Declares the operator symbol, operands, and code that define an operator procedure on a class or structure.
[ <attrlist> ] Public [ Overloads ] Shared [ Shadows ] [ Widening | Narrowing ] Operator operatorsymbol ( operand1 [, operand2 ]) [ As [ <attrlist> ] type ] [ statements ] [ statements ] Return returnvalue [ statements ] End Operator
Optional. See Attribute List.
Required. Indicates that this operator procedure has Public (Visual Basic) access.
Optional. See Overloads.
Required. Indicates that this operator procedure is a Shared (Visual Basic) procedure.
Optional. See Shadows.
Required for a conversion operator unless you specify Narrowing. Indicates that this operator procedure defines a Widening conversion. See "Widening and Narrowing Conversions" on this Help page.
Required for a conversion operator unless you specify Widening. Indicates that this operator procedure defines a Narrowing conversion. See "Widening and Narrowing Conversions" on this Help page.
Required. The symbol or identifier of the operator that this operator procedure defines.
Required. The name and type of the single operand of a unary operator (including a conversion operator) or the left operand of a binary operator.
Required for binary operators. The name and type of the right operand of a binary operator.
operand1 and operand2 have the following syntax and parts:
[ ByVal ] operandname [ As operandtype ]
Optional unless Option Strict is On. Data type of the value the operator procedure returns.
Optional. Block of statements that the operator procedure runs.
Required. The value that the operator procedure returns to the calling code.
- End Operator
Required. Terminates the definition of this operator procedure.
You can use Operator only in a class or structure. This means the declaration context for an operator cannot be a source file, namespace, module, interface, procedure, or block. For more information, see Declaration Contexts and Default Access Levels.
All operators must be Public Shared. You cannot specify ByRef, Optional, or ParamArray for either operand.
You cannot use the operator symbol or identifier to hold a return value. You must use the Return statement, and it must specify a value. Any number of Return statements can appear anywhere in the procedure.
Defining an operator in this way is called operator overloading, whether or not you use the Overloads keyword. The following table lists the operators you can define.
+, -, IsFalse, IsTrue, Not
+, -, *, /, \, &, ^, >>, <<, =, <>, >, >=, <, <=, And, Like, Mod, Or, Xor
Note that the = operator in the binary list is the comparison operator, not the assignment operator.
When you define CType, you must specify either Widening or Narrowing.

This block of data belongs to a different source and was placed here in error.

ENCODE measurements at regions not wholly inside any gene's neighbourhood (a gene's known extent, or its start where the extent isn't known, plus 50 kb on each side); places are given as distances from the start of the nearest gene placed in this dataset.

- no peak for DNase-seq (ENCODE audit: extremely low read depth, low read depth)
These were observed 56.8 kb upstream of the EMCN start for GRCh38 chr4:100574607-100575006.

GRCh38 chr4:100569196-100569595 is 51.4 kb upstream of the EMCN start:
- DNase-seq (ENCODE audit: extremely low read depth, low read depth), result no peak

Every operator you define must involve the class or structure on which you define it. This means that the class or structure must appear as the data type of the following:
The operand of a unary operator.
At least one of the operands of a binary operator.
Either the operand or the return type of a conversion operator.
Certain operators have additional data type restrictions, as follows:
If you define the IsTrue and IsFalse operators, they must both return the Boolean type.
If you define the << and >> operators, they must both specify the Integer type for the operandtype of operand2.
The return type does not have to correspond to the type of either operand. For example, a comparison operator such as = or <> can return Boolean even if neither operand is Boolean.
The And, Or, Not, and Xor operators can perform either logical or bitwise operations in Visual Basic. However, if you define one of these operators on a class or structure, you can define only its bitwise operation.
You cannot define the AndAlso operator directly with an Operator statement. However, you can use AndAlso if you have fulfilled the following conditions:
You have defined And on the same operand types you want to use for AndAlso.
Your definition of And returns the same type as the class or structure on which you have defined it.
You have defined the IsFalse operator on the class or structure on which you have defined And.
Similarly, you can use OrElse if you have defined Or on the same operands, with the return type of the class or structure, and you have defined IsTrue on the class or structure.
A widening conversion always succeeds at run time, while a narrowing conversion can fail at run time. For more information, see Widening and Narrowing Conversions.
If you declare a conversion procedure to be Widening, your procedure code must not generate any failures. This means the following:
It must always return a valid value of type type.
It must handle all possible exceptions and other error conditions.
It must handle any error returns from any procedures it calls.
If there is any possibility that a conversion procedure might not succeed, or that it might cause an unhandled exception, you must declare it to be Narrowing.
The following code example uses the Operator statement to define the outline of a structure that includes operator procedures for the And, Or, IsFalse, and IsTrue operators. And and Or each take two operands of type abc and return type abc. IsFalse and IsTrue each take a single operand of type abc and return Boolean. These definitions allow the calling code to use And, AndAlso, Or, and OrElse with operands of type abc.
Public Structure abc Dim d As Date Public Shared Operator And(ByVal x As abc, ByVal y As abc) As abc Dim r As New abc ' Insert code to calculate And of x and y. Return r End Operator Public Shared Operator Or(ByVal x As abc, ByVal y As abc) As abc Dim r As New abc ' Insert code to calculate Or of x and y. Return r End Operator Public Shared Operator IsFalse(ByVal z As abc) As Boolean Dim b As Boolean ' Insert code to calculate IsFalse of z. Return b End Operator Public Shared Operator IsTrue(ByVal z As abc) As Boolean Dim b As Boolean ' Insert code to calculate IsTrue of z. Return b End Operator End Structure